The quantitative reporter transport analysis was performed in samples from the cell extracts and the culture medium, using the α-amylase reagent kit (Megazyme R-CAAR4). Individual enzymatic assays were started by addition of 30 µl of substrate solution to 30 µl of extracted and diluted sample. After incubation at 40 °C, the reaction was stopped by the addition of 150 µL of 1% w/v Trizma base. 200 µL of the reaction was transferred into a well of a microtitre plate to measure absorbance at 405 nm50.

For SDS–PAGE/WB, samples were mixed 1:1 with freshly prepared 2× Xtreme loading dye (900 µL of sample buffer (0.1 % (w/v) bromophenol blue, 5 mM EDTA, 200 mM Tris-HCl, pH 8.8, 1 M sucrose) supplemented with 300 µL 10 % w/v SDS and 20 µL of 1 M DTT), incubated for 5 min at 95 °C and loaded onto 10 % (w/v) SDS-polyacrylamide gels. After electrophoretic separation at 40 mA, proteins were electroblotted onto nitrocellulose membranes at 200 mA. For immunodetection, membranes were incubated in blocking solution (TBS-T (6.06 g L−1 Trizma base, 8.88 g L−1 NaCl, 0.05 % (v/v) Tween-20), supplemented with 5 % (w/v) BSA) for 30 min and then probed with the following antibodies diluted in blocking solution: rabbit polyclonal anti-GFP (Life Technologies A6455, 1:10,000), rat monoclonal anti-RFP (ChromoTek 5F8, 1:1000) and rat monoclonal anti-HA–Peroxidase (Roche 12013819001, 1:2500). Uncropped immunoblots are given in Supplementary Fig. 7.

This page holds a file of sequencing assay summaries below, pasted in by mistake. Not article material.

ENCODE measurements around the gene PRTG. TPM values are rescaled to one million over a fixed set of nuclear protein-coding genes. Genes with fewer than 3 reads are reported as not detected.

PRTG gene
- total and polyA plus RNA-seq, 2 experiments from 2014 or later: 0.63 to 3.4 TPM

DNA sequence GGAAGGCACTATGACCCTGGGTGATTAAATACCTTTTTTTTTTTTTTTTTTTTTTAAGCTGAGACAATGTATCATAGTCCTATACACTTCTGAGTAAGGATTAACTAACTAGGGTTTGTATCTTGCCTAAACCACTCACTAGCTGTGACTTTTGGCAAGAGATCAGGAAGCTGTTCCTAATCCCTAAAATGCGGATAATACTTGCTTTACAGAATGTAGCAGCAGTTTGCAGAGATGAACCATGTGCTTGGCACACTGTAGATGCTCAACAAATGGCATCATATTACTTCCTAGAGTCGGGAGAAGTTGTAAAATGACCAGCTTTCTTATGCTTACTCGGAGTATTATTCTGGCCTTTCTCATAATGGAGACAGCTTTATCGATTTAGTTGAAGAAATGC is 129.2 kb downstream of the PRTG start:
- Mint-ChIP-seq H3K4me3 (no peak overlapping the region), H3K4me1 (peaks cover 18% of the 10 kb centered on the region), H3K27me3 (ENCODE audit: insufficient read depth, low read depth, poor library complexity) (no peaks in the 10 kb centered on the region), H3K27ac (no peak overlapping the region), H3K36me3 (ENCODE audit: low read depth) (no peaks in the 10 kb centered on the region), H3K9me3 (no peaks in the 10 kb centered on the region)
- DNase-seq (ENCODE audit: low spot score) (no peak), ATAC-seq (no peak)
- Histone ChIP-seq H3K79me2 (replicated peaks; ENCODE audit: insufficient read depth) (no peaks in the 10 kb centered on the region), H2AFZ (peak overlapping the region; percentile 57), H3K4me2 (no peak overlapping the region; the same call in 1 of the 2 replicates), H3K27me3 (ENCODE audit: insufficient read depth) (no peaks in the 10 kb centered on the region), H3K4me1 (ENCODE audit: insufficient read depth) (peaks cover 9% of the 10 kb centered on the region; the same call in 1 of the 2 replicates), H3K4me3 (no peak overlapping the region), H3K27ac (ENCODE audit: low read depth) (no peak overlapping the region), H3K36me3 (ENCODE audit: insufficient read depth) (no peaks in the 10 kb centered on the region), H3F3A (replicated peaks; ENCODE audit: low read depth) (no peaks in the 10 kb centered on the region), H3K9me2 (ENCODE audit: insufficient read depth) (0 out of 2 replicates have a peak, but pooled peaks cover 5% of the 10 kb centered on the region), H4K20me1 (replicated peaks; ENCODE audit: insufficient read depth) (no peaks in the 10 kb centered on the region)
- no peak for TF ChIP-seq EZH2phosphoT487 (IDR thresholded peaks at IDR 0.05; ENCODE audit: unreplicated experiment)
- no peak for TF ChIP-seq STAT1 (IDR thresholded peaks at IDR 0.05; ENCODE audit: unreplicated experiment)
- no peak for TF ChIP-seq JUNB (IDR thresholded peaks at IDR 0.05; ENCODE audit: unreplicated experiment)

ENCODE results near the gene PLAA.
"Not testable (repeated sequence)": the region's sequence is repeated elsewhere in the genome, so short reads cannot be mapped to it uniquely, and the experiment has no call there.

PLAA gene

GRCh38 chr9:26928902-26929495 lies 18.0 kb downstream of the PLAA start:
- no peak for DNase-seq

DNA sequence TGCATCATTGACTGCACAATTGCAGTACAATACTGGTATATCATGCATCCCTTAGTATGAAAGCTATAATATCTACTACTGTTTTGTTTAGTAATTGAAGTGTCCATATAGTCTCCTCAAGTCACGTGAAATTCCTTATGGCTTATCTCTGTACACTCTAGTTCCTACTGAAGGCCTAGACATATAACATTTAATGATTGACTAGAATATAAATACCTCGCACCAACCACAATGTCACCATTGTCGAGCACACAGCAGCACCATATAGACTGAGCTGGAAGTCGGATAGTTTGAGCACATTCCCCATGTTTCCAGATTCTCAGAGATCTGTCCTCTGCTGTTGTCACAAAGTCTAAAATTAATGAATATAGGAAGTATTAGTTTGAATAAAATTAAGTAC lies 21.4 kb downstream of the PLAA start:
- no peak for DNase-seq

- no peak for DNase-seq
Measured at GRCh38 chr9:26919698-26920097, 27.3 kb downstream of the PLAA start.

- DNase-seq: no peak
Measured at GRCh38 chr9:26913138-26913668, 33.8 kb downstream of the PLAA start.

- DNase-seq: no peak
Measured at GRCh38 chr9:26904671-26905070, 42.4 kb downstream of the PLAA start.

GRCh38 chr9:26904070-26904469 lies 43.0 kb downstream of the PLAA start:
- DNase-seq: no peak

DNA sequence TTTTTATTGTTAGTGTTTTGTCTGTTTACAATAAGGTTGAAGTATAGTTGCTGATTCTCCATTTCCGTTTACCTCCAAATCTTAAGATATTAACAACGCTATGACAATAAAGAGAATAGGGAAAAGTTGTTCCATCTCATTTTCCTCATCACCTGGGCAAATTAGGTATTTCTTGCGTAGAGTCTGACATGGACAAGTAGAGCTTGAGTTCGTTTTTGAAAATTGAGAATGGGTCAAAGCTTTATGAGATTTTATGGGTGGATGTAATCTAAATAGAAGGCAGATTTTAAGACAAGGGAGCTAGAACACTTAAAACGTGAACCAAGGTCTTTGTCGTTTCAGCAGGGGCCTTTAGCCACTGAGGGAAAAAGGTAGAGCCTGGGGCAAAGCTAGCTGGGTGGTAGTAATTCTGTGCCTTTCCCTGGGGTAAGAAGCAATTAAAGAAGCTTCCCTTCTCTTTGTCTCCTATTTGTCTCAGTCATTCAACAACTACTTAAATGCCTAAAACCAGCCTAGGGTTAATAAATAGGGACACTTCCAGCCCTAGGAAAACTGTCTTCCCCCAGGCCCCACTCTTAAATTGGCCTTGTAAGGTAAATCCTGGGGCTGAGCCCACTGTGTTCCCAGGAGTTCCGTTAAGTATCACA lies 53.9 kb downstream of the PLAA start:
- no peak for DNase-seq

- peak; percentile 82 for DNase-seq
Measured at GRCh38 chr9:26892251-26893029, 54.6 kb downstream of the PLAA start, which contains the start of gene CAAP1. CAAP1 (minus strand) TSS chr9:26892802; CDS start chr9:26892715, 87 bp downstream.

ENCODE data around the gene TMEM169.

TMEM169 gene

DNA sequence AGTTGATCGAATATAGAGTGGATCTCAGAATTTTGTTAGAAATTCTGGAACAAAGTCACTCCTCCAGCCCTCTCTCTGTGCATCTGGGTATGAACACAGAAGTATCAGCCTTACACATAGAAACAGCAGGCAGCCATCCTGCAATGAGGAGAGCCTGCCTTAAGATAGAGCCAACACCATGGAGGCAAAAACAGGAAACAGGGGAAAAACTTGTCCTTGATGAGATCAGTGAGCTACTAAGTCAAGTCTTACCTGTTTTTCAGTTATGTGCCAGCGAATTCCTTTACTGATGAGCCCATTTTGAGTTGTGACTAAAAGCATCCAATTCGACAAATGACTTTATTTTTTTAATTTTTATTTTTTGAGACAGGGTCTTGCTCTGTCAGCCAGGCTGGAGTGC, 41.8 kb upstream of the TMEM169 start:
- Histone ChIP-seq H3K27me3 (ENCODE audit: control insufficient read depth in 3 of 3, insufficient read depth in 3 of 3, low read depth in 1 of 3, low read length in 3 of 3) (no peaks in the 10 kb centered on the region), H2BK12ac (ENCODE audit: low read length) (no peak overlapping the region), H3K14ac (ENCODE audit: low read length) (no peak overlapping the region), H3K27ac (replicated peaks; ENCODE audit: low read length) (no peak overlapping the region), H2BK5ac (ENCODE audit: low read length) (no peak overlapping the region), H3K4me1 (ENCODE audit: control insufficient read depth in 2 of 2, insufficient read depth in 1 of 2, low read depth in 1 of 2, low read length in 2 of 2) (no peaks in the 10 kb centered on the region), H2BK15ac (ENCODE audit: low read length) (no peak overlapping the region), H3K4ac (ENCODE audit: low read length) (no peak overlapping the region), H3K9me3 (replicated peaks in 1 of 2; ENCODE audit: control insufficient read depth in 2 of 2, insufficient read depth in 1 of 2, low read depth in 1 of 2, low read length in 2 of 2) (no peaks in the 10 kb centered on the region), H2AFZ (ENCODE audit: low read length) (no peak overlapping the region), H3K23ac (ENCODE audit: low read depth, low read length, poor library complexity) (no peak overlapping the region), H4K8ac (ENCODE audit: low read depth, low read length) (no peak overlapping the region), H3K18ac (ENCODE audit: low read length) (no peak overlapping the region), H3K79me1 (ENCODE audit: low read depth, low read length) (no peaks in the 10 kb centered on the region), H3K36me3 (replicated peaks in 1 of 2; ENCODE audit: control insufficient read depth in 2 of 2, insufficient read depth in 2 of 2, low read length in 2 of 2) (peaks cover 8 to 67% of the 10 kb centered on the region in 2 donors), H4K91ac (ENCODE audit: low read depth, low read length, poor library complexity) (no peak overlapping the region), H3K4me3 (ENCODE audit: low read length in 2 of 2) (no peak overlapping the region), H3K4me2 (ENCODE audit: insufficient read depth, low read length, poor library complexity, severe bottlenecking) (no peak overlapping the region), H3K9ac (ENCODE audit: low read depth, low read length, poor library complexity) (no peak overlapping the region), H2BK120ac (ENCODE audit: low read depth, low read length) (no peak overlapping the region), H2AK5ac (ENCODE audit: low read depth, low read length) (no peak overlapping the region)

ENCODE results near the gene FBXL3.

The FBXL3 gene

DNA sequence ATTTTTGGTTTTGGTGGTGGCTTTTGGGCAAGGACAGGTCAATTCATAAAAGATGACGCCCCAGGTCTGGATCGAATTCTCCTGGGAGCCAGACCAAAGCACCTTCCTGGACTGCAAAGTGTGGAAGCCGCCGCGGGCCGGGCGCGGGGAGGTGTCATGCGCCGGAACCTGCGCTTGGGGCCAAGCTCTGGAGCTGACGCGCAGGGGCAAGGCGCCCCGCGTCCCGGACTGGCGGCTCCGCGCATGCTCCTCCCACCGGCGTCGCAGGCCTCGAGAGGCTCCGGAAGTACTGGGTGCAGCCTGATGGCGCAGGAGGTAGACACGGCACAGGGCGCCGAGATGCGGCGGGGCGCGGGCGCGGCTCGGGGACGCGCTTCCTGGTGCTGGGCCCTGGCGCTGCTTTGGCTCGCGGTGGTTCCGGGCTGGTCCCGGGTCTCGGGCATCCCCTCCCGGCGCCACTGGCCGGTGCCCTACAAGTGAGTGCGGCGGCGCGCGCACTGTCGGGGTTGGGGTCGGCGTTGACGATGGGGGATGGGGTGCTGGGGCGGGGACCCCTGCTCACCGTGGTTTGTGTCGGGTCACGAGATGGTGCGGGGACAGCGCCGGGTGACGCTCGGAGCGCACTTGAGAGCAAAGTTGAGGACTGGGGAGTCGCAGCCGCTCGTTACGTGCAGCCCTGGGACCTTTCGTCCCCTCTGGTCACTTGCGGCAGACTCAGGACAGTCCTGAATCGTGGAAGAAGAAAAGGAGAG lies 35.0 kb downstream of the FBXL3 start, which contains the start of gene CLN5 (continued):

Immunoprecipitation

For anchor-epitope and VSR-epitope interaction anchors/VSRs were expressed in vivo and extracted 1:1 in 2× binding buffer (40 mM HEPES, 300 mM NaCl, 2 mM CaCl2, 2 mM MgCl2, pH 7.1) with 2% (v/v) CHAPS27. Immunoprecipitation was performed for 1 h with RFP-Trap_MA (ChromoTek, rxns-20) for the anchors and with Pierce Anti-HA Magnetic Beads (Life Technologies, 88836) for the VSRs at 4 °C. Beads were washed three times with binding buffer containing 0.4% (v/v) CHAPS and afterwards incubated with GFP-SYN/GFP, which were in parallel samples transiently expressed and recovered from the medium, overnight at 4 °C. SDS–PAGE/WB was performed as described above.


Data availability

The authors declare that all data supporting the findings of this study are available within the manuscript and its supplementary files or are available from the corresponding author upon request.

Additional information

Publisher's note: Springer Nature remains neutral with regard to jurisdictional claims in published maps and institutional affiliations.

References

  1. 1.